Dr Paul Kalanithi’s memoir begins not from the beginning, but from the end — long after the writer, doctor and philosopher had succumbed to his fate. A snippet from T.S. Eliot’s Whispers of Immortality serves as a grim image prefacing the book’s prologue, of skeletons grinning from under the ground and as a warning for what is to come in this tragic yet inspiring tale. The foreword functions almost as an afterword, as a brief external perspective into the personality that we, as readers, are endlessly intrigued by through the course of the book. While writing or reading about When Breath Becomes Air, the narrator of our story must be referred to as Paul, since an intimate relationship has been forged between the writer and reader.
We see Paul in his most vulnerable moments. First, as a child laying in the desert plateau of a small town in Arizona, promising himself he would never become a doctor like most men in his Indian immigrant family. Then, through his undergraduate years at Stanford University studying Human Biology and English Literature in his quest to find meaning in the world. Moving on to his Masters degree analysing Walt Whitman’s poetry and the realisation that literature as a discipline was limited in its scope. The discipline was insufficient to answer the question he pursued: “Where did biology, morality, literature, and philosophy intersect?” And towards the end we see him lying in a hospital room in a patient’s gown, squinting at x-rays of his own lungs, matted with tumors and facing the prospect of his own mortality.
Paul’s story is most fascinating, perhaps, because of the meandering yet paradoxically single-focus trajectory of his life: his obsession with the meaning behind life and the way to divine it became a self-fulfilling prophecy of sorts. Upon completion of his time at Stanford, he realised studying and practicing medicine was in fact the most effective means of arriving at his desired conclusion, “Direct experience of life and death questions was essential to generating substantial moral opinions about them.”
Little did he know, the ‘direct experience’ he spoke of would manifest in a far more sinister way than he could imagine — in his mid-30s he received the grim diagnosis of terminal lung cancer, which ultimately proved the impetus for him to pen this memoir.
“Medical school sharpened my understanding of the relationship between meaning, life and death,” Paul wrote of his time in Yale Medical School. It was there that he met Lucy, a fellow doctor in training and the woman he would marry. Paul’s time as a doctor in training is as amusing as it is insightful: he describes the awkwardness of encountering a cadaver for the first time, the scalpel gliding through its skin as easily as a zipper being undone, of his first experience of delivering babies via an emergency C-section, which doubled as his first experience of death when they died the same day, to his time specialising as a neurosurgeon when he tucked his ice cream sandwich behind a computer as a road accident victim with his brain leaking out of his nose was brought into the ER (emergency room), only to remember the ice cream hours later.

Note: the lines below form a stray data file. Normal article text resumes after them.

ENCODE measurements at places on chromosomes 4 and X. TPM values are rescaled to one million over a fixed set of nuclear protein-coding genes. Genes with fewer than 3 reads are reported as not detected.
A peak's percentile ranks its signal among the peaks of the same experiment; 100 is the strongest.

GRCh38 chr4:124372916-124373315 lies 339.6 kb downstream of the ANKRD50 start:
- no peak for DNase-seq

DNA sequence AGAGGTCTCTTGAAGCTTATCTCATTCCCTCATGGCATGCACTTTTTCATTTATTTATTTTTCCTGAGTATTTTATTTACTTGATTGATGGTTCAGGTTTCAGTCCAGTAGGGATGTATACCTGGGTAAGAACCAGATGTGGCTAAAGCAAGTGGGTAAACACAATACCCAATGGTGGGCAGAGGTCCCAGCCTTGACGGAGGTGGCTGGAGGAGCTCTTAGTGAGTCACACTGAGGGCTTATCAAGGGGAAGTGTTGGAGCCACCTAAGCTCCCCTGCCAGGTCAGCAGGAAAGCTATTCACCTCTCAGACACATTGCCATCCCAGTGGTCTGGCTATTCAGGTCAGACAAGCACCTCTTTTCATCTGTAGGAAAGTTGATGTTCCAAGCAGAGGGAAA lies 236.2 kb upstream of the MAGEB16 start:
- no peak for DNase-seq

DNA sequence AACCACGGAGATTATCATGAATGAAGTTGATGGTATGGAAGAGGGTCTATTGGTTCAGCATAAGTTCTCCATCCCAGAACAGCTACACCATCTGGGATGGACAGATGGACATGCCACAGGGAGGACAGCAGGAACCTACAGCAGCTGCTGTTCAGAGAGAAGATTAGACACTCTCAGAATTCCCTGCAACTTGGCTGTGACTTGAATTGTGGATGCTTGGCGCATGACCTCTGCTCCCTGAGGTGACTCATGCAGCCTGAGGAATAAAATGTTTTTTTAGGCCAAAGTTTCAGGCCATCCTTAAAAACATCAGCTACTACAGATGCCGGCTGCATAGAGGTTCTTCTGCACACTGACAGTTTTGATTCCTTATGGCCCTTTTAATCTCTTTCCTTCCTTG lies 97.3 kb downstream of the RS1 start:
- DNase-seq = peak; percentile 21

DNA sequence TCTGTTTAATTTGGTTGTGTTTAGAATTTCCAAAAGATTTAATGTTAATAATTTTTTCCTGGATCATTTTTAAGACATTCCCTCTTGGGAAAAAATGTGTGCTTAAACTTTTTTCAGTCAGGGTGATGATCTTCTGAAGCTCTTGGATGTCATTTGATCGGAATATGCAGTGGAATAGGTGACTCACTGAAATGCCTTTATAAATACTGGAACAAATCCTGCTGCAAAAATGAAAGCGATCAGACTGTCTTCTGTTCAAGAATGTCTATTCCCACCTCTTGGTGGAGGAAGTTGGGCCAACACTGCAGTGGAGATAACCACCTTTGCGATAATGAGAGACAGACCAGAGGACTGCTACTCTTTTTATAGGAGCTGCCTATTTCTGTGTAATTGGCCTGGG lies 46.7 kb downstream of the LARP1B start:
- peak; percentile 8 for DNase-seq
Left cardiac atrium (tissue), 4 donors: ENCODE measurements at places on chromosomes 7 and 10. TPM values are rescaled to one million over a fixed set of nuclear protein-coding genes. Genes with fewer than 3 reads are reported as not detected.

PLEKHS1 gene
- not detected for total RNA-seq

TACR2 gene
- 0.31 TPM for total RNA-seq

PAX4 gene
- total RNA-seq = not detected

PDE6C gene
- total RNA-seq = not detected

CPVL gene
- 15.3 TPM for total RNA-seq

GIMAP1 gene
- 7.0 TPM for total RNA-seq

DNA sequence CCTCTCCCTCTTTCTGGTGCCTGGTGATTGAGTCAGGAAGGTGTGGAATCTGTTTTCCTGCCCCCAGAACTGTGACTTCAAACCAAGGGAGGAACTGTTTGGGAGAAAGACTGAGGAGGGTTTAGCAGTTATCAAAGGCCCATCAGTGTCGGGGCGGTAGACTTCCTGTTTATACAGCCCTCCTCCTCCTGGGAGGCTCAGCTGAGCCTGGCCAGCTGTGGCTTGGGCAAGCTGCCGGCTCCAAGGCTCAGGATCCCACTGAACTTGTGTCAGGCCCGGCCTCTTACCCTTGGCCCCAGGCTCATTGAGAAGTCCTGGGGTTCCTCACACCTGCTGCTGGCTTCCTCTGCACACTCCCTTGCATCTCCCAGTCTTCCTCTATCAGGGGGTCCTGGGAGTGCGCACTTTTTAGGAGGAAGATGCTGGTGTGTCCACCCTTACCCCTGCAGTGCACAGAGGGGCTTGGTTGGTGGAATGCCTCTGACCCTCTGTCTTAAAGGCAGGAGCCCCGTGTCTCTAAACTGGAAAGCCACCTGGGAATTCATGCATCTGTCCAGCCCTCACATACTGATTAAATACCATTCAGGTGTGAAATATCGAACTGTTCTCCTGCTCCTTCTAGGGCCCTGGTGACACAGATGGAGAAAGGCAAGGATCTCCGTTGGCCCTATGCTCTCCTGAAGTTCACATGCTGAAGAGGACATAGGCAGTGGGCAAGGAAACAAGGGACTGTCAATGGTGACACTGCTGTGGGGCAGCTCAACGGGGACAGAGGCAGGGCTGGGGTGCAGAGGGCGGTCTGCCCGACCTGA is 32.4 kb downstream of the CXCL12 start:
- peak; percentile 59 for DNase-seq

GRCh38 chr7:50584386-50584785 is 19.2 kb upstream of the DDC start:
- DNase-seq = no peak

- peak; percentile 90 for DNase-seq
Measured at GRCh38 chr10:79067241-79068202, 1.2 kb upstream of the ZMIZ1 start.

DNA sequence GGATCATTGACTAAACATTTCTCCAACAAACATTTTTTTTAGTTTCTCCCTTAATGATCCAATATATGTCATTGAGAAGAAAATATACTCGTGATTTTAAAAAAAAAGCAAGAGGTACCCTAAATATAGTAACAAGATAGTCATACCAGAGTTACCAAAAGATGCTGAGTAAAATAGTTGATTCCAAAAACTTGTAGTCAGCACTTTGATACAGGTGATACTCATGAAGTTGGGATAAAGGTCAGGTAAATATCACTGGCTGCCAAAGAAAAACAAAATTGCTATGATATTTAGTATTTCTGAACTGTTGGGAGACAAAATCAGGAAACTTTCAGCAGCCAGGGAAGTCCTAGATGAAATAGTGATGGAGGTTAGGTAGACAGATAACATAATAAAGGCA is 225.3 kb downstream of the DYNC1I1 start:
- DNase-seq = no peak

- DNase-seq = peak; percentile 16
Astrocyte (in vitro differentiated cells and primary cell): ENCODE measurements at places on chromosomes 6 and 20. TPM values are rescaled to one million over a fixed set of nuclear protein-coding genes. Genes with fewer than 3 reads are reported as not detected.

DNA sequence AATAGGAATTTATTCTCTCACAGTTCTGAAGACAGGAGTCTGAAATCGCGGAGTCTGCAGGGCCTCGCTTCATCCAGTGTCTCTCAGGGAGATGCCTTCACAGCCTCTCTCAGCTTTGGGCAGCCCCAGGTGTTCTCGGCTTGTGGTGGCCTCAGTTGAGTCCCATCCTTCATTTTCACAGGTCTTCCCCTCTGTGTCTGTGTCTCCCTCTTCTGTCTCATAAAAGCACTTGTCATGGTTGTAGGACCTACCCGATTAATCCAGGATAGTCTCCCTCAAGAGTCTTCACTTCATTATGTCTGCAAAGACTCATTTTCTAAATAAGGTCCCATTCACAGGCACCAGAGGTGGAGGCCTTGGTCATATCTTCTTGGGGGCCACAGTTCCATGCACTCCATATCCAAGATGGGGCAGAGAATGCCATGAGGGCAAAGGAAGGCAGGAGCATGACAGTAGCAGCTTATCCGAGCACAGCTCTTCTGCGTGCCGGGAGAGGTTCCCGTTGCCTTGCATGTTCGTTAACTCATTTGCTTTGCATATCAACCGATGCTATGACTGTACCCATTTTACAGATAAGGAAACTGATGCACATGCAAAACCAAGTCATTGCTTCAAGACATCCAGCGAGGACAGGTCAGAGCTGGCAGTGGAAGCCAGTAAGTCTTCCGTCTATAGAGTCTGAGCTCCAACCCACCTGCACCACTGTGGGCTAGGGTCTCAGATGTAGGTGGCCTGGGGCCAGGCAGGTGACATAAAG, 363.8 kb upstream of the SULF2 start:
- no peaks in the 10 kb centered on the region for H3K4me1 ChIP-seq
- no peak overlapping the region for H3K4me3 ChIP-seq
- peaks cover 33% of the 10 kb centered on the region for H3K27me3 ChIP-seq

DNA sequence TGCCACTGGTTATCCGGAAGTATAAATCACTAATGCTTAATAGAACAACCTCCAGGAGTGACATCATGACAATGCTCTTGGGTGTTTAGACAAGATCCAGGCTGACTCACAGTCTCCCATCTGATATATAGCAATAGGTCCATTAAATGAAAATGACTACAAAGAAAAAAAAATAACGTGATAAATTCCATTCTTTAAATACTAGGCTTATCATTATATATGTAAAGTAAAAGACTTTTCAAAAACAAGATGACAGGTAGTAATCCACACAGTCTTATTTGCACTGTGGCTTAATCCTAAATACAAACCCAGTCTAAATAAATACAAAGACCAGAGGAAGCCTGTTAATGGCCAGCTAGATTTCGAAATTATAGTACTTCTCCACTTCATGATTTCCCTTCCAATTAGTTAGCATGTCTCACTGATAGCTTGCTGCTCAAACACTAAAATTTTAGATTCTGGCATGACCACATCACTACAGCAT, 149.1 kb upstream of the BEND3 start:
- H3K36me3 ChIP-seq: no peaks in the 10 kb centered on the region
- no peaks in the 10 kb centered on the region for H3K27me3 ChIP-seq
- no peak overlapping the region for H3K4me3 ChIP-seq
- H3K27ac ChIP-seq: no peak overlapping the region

The stresses of life as a doctor are poignantly illustrated by Paul when he learns of his med-school buddy’s suicide after a particularly complicated case and death of a patient. He writes, “Our patients’ lives and identities may be in our hands, yet death always wins. Even if you are perfect, the world isn’t.”
In the book, we see distinct facets of Paul’s personhood: as a child lost in a vast desert, as a young man figuring out his path in life, as a doctor determined to find the crucible between life and death, and finally as a patient suffering from a terminal illness. We see Paul and his wife Lucy trying to cope with the life altering news that most of his organs had been ravaged by lung cancer and tumours, and ultimately decide that they should have a child together.
It is at this juncture that Paul returns to his literary roots, as he recalls Beckett’s famous words, “I can’t go on. I’ll go on.” Watching Paul navigate the uncertain waters of illness and impending death while still trying to maintain some semblance of a doctor’s life tugs at the reader’s heart strings, for we realise that no matter how much training a professional receives on confronting death, one is never really ready to accept their own. We see Paul, ailing and infirm but present for the birth of his baby girl, almost too frail to hold her against his chilled skin.
Too soon, Paul slips away from the world with his loving family and gurgling new-born baby by his side, as told in the book’s epilogue penned by Lucy. It is almost unbearable to read the end of When Breath Becomes Air, attested by the fact that each subsequent reading of the book summons a flood of tears despite knowing how the tale will end. It is a loss of a wise friend, one who lived with such dignity and grace, and bravely confronted death in his life’s work as a doctor and neurosurgeon, in his illness, and in the words he wrote in this book. It serves as a testament to his daughter, Cady, whom he hopes will remember some slivers of her departed father, but also speaks as an inspiration to the readers, for we are reminded that even in the face of tragedy and hopelessness, someone can hold their head high and fight to answer the questions he has always dreamed of answering.